Applying a maxim from computer science to biology raises the intriguing possibility that
life existed before Earth did and may have originated outside our solar system, scientists say.
Now, two geneticists have applied Moore’s Law to the rate at which life on Earth grows in complexity — and the results suggest organic life first came into existence long before Earth itself.
Staff Scientist Alexei Sharov of the National Institute on Aging in Baltimore, and Theoretical Biologist Richard Gordon of the Gulf Specimen Marine Laboratory in Florida, took Moore’s Law, replaced the transistors with nucleotides — the building blocks of DNA and RNA — and the circuits with genetic material, and did the math.
The results suggest life first appeared about 10 billion years ago, far older than the Earth’s projected age of 4.5 billion years.
So even if it’s mathematically possible for life to have existed before Earth did, is it physically possible? Again, Sharov and Gordon said yes, it is. As our solar system was forming, pre-existing bacterialike organisms, or even simple nucleotides from an older part of the galaxy, could have reached Earth by hitching an interstellar ride on comets, asteroids or other inorganic space debris — a theoretical process called panspermia.
The scientists’ calculations are not scientific proof that life predates Earth — there’s no way of knowing for sure that organic complexity increased at a steady rate at any point in the universe’s history. Call it a thought exercise or an essay, rather than a theory, Sharov said.
“There are lots of hypothetical elements to [our argument]… but to make a wider view, you need some hypothetical elements,” Sharov told TechNewsDaily.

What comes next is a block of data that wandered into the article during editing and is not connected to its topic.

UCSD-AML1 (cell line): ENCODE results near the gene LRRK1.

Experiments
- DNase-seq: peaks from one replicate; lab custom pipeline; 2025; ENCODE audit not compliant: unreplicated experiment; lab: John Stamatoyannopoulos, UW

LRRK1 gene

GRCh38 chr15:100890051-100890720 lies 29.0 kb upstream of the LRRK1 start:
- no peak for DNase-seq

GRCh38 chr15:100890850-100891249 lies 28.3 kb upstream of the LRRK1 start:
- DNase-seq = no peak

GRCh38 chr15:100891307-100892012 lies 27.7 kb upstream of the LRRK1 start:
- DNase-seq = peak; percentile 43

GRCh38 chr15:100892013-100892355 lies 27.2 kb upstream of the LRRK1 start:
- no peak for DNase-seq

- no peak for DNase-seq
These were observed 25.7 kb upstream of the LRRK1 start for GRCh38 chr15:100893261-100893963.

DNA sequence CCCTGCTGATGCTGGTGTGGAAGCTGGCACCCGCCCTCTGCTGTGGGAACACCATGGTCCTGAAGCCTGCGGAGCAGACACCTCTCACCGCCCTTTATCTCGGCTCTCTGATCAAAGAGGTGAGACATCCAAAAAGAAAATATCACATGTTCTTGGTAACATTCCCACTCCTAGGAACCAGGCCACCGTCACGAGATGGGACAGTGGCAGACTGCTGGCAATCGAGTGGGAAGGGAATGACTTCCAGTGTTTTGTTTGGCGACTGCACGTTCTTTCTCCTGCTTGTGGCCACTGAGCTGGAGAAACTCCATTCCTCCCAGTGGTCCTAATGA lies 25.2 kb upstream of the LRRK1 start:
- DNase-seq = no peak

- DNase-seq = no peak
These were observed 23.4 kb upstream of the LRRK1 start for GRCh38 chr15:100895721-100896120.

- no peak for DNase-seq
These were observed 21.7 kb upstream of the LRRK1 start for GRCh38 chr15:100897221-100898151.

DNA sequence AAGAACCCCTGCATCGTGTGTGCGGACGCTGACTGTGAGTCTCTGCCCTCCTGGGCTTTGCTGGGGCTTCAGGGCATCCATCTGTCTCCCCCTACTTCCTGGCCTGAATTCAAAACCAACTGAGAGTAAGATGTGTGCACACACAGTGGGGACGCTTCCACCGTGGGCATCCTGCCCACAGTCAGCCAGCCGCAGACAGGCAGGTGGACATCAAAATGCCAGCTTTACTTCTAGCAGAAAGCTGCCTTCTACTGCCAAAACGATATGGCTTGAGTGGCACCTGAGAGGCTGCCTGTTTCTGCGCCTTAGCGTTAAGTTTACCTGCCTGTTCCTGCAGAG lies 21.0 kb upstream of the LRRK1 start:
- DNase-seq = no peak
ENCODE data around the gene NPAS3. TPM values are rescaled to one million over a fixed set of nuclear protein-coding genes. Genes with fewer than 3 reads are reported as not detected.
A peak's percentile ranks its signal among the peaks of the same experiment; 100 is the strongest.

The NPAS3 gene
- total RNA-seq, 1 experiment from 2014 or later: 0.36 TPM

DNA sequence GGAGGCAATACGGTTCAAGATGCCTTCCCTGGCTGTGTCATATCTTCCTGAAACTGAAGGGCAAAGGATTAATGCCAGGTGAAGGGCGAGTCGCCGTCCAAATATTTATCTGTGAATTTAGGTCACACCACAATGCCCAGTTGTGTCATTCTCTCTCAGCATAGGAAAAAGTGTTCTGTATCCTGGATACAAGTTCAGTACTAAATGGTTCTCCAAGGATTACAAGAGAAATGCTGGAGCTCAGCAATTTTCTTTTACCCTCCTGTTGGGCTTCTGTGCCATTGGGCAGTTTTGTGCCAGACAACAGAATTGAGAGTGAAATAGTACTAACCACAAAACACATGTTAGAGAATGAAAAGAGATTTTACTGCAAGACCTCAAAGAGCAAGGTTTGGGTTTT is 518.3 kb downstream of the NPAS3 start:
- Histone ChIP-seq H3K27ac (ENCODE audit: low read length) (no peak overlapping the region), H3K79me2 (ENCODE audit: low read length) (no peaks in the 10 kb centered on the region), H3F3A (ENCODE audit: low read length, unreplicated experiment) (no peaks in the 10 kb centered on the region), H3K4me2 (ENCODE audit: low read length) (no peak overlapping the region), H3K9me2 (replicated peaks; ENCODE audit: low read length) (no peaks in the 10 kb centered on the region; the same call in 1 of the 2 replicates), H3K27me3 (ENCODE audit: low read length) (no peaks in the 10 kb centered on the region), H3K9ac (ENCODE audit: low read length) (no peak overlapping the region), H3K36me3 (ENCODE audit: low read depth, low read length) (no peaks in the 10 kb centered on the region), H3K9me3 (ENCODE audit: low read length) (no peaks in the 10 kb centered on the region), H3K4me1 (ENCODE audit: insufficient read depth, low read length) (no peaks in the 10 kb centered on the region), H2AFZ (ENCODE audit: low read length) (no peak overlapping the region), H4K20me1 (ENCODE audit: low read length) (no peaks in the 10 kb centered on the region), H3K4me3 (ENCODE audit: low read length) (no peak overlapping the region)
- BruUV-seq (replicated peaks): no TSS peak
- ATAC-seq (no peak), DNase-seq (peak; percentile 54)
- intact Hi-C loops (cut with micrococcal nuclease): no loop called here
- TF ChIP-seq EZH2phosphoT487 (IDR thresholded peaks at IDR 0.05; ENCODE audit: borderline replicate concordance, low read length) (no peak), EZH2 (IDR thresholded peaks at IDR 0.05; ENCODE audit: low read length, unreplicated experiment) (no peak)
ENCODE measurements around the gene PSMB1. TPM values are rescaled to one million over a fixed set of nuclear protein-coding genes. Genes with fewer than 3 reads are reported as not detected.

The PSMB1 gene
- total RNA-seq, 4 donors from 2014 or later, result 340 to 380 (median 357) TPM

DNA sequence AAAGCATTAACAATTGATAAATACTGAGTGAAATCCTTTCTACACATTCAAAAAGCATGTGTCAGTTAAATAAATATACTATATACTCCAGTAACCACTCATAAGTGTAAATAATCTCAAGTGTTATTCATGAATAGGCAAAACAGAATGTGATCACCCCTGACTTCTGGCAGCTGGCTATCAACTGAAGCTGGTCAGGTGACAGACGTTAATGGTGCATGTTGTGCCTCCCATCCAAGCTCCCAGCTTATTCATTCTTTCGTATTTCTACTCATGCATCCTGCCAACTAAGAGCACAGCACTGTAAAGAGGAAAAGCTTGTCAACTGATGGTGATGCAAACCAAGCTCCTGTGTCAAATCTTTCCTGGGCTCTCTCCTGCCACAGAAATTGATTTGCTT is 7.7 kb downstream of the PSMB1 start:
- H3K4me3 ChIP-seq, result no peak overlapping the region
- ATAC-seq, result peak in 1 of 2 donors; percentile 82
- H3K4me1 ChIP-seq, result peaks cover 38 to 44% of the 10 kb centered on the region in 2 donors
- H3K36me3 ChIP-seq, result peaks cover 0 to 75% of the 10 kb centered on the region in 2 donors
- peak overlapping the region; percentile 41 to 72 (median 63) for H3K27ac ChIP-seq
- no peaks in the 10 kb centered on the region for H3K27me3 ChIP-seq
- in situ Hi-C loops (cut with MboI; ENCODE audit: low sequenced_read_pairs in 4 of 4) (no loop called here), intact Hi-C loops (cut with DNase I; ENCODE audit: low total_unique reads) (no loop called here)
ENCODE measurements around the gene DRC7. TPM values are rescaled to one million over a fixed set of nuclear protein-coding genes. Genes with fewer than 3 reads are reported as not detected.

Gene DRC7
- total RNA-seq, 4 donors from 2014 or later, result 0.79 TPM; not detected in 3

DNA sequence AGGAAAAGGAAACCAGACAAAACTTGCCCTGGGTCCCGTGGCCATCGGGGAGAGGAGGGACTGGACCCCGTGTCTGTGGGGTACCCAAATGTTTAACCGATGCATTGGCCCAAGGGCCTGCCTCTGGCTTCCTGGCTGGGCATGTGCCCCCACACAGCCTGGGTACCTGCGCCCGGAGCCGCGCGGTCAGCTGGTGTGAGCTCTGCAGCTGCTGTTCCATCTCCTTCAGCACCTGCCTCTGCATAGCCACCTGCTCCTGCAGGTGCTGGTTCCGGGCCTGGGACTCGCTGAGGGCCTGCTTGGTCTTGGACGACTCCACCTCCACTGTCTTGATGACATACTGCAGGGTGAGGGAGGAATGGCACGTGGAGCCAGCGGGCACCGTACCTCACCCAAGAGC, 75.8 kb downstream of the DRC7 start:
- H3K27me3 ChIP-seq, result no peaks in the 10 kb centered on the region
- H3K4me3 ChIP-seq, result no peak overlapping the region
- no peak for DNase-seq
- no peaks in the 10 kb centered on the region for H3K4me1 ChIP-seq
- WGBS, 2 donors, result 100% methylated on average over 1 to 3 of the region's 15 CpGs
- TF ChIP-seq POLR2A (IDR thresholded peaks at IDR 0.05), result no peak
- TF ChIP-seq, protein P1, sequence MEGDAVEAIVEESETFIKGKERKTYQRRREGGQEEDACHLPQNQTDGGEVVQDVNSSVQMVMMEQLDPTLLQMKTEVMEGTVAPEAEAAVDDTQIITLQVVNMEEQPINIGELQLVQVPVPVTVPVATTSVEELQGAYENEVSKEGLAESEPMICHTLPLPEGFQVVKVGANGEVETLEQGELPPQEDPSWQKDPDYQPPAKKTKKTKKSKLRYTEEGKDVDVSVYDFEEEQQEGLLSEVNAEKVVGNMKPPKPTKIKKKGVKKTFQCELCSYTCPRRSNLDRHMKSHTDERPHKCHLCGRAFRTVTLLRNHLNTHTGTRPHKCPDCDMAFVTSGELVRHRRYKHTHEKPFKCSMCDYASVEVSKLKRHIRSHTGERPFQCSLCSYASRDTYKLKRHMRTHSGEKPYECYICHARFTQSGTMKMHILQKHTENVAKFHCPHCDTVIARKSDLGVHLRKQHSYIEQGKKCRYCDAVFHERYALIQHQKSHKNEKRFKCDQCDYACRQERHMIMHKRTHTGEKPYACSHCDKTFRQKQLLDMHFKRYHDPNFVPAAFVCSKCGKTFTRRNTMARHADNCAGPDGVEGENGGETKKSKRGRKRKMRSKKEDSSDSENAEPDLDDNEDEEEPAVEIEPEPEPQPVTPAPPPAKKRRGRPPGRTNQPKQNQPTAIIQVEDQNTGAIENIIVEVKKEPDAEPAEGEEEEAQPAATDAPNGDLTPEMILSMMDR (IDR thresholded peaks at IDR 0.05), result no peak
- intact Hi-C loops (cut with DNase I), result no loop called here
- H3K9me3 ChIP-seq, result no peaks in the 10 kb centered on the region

Sharov and Gordon’s idea raises other intriguing possibilities. For one, “life before earth” debunks the long-held science-fiction trope of the scientifically advanced alien species. If genetic complexity progresses at a steady rate, then the social and scientific development of any other alien life form in the Milky Way galaxy would be roughly equivalent to those of humans.
Sharov and Gordon’s study draws a theoretical and practical parallel between the origin of life and the relationship between life and knowledge. Human evolution doesn’t just occur in the genome; it occurs epigenetically, or within the mind, as technology, language and cultural memory all become more complex. “The functional complexity of organisms [is] encoded partially in the heritable genome and partially in the perishable mind,” they explain in the paper.
By applying Moore’s Law — a theory originally devised to explain technological development — to life, the geneticists aren’t simplifying evolution; they’re acknowledging its extraordinary complexity, they say.
Although some may be skeptical of Sharov and Gordon’s findings, the scientists stand by their conclusions. “Contamination with bacterial spores from space appears the most plausible hypothesis that explains the early appearance of life on Earth,” they argue in the paper, which is published online in the preprint journal Arxiv.
Sharov said that if he had to bet on it, he’d say “it’s 99 percent true that life started before Earth — but we should leave 1 percent for some wild chance that we haven’t accounted for.”
By Jillian Scharr, TechNewsDaily Staff Writer | LiveScience.com
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